The coronavirus pandemic has dealt serious blow to the economy: RBI

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Reserve Bank of India (RBI). (File Photo: IANS)

The growing uncertainties have left everyone perplexed, the increasing unemployment and economic dip have further disturbed all stakeholders. On the backdrop of the ongoing crisis, the governor of RBI, Shakthikanta Das called for a substantial easing of financing conditions as and when the lockdown is lifted. 

The monetary policy committee (MPC) meeting, which was scheduled in June had to be preponed to 22nd May as the economic conditions worsened drastically. The RBI MPC tribunal had cut the repo rate by 40 bps to 4%, so as to boost the investment and demand, and also revive the struggling economy. The central government announced a Rs 20 trillion stimulus package to support individuals and businesses facing acute stress. All of these measures initiated are to help and support demand when the nationwide lockdown is lifted, given the magnitude of disruption. The Monetary Policy Committee (MPC) is a statutory body established by the Central Government, circumscribes the policy interest rate required to achieve the inflation target. The Reserve Bank’s Monetary Policy Department (MPD) assists the MPC in formulating the monetary policy.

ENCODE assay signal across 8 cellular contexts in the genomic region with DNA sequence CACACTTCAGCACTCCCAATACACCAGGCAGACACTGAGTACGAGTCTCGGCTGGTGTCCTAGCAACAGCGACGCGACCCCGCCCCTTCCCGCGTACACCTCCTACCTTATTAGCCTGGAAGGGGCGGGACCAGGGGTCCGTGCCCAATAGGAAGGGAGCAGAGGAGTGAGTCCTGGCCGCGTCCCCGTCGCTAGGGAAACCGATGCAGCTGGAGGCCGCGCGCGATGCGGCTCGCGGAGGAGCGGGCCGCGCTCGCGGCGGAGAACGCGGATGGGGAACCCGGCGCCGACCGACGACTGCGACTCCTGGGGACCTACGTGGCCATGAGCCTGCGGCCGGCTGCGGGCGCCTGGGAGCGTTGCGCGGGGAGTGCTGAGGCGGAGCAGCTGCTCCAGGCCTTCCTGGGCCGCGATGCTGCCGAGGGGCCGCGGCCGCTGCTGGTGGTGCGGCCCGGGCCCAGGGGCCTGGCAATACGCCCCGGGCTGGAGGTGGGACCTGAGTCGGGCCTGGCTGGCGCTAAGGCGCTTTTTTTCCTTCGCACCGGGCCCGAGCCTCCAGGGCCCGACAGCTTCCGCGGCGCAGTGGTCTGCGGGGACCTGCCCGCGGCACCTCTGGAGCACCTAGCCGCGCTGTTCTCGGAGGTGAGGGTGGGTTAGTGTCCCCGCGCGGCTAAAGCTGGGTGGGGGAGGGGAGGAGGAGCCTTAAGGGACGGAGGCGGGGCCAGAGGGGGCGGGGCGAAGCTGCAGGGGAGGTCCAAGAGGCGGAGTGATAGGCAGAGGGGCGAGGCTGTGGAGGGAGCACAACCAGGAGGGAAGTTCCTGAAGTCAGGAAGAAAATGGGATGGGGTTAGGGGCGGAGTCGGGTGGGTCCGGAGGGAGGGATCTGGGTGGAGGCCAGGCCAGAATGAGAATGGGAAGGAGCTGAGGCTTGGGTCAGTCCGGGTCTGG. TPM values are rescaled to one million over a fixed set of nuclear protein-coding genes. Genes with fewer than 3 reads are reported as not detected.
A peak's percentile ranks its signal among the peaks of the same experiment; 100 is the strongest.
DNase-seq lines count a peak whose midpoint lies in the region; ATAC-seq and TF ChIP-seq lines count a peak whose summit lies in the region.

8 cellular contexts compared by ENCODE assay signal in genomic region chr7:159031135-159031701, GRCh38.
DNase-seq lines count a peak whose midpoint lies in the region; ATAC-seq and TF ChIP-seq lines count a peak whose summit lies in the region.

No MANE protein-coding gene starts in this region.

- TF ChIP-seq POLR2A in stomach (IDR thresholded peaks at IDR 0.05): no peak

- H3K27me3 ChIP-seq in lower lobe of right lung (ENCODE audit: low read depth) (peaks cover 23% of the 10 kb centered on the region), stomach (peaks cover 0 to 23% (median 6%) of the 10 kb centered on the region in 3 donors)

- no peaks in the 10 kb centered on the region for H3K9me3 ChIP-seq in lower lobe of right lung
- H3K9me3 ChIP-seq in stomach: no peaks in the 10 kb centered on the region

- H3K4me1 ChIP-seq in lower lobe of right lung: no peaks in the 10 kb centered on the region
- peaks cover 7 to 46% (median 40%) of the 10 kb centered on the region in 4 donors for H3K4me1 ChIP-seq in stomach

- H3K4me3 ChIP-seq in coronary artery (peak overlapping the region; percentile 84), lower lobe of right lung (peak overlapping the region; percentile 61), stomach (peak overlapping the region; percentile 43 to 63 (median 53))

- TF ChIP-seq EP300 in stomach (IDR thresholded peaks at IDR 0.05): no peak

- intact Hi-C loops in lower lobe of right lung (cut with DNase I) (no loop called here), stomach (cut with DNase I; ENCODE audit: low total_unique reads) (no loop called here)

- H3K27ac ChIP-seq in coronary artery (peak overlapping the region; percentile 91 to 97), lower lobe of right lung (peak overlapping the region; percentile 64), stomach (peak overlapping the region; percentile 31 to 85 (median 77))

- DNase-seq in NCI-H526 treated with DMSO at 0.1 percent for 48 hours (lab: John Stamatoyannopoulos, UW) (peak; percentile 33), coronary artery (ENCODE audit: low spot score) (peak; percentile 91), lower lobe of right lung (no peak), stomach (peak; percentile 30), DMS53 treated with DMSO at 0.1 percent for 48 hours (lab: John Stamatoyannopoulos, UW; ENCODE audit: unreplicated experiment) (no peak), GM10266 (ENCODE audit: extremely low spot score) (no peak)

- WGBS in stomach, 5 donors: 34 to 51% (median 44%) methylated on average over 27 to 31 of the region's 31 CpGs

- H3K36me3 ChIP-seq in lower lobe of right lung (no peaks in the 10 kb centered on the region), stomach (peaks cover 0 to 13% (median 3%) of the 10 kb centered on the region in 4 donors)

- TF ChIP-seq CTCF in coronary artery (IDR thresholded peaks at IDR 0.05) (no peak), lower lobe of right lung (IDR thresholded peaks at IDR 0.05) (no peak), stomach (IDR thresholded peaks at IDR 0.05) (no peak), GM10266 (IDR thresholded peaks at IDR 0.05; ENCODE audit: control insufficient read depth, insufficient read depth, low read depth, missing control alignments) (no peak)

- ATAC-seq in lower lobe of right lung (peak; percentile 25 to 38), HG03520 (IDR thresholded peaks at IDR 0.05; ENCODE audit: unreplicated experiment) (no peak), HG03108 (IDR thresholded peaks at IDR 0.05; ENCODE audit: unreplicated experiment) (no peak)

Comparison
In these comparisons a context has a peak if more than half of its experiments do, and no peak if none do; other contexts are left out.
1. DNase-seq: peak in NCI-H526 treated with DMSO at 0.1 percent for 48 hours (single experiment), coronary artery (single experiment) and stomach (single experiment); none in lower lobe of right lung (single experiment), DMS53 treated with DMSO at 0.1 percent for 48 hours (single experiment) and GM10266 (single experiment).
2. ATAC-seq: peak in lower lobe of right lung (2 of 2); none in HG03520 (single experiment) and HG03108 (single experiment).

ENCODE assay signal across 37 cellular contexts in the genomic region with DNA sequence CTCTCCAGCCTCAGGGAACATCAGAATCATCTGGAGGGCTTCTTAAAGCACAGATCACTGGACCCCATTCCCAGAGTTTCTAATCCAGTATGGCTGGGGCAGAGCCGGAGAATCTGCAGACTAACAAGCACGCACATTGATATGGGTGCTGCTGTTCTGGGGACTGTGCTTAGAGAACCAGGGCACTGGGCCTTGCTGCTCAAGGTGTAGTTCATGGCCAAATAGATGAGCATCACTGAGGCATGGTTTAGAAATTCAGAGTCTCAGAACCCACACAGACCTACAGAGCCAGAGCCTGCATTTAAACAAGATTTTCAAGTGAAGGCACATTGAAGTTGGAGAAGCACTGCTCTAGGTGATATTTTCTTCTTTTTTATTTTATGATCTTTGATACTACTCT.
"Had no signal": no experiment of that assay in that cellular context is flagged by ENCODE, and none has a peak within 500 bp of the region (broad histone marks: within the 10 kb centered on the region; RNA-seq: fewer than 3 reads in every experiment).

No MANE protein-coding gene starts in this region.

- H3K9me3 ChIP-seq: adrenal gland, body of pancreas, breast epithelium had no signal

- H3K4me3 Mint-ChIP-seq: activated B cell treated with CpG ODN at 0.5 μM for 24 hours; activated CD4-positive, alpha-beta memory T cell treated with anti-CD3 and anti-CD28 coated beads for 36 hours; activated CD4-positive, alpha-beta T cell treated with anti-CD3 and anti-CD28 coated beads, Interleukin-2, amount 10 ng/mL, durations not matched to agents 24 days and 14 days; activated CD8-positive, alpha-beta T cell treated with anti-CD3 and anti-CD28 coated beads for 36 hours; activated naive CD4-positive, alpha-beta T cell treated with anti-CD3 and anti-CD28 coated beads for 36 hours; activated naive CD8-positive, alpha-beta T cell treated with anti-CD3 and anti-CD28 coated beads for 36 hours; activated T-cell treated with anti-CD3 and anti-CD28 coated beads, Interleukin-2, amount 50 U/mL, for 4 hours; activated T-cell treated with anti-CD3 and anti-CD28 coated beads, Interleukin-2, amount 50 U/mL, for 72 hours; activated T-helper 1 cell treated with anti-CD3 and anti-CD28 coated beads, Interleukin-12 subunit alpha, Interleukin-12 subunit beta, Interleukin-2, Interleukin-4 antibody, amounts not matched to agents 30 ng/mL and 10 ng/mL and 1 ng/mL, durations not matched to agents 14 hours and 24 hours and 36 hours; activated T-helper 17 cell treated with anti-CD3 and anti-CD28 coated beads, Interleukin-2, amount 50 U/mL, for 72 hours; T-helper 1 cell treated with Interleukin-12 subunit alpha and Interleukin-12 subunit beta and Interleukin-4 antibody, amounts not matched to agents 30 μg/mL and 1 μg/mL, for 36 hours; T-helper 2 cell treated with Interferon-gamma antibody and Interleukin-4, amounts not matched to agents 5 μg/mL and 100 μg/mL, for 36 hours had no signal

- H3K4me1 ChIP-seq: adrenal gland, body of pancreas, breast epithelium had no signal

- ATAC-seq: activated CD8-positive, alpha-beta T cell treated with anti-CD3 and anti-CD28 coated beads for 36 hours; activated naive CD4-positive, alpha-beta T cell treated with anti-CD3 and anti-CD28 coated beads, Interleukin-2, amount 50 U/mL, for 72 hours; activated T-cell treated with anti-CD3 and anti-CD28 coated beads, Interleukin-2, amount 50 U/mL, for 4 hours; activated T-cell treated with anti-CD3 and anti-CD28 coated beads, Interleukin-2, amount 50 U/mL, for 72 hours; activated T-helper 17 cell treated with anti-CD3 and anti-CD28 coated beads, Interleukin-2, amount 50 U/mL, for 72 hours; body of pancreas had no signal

Shakthikanta Das, RBI governor along with all other five members of the MPC says that it is vital to ease financing conditions to revive consumption and revitalize investment. Since banks are the strategic players in financing consumption and investment, it is important that they remain suitably capitalized. The principal challenge for monetary policy in the prevailing condition is to restore domestic demand to avoid any detrimental effect on income and employment and inherent growth. Along with the government’s Rs 20 trillion Atmanirbhar stimulus package to provide economic support and shield the vulnerable sections of society, the RBI has also been proactive in managing liquidity to make sure that the funds flow to all units of the economy. While supply chains are likely to be rehabilitated, demand would take far longer to revive to pre-COVID levels. Although support will be provided by government expenditure, overall consumption is likely to slow down due to descent in individual consumption. More than individual consumers, it is investment demand which is expected to not do well.

RBI sets up PIDF 

The RBI has set up a Rs 500 crore corpus to promote e-payment infrastructure in Northeastern states. The RBI will contribute a primary aid of Rs 250 crore to the PIDF covering half the fund and the remaining amount will come from the card-issuing bank networks operating in the country.

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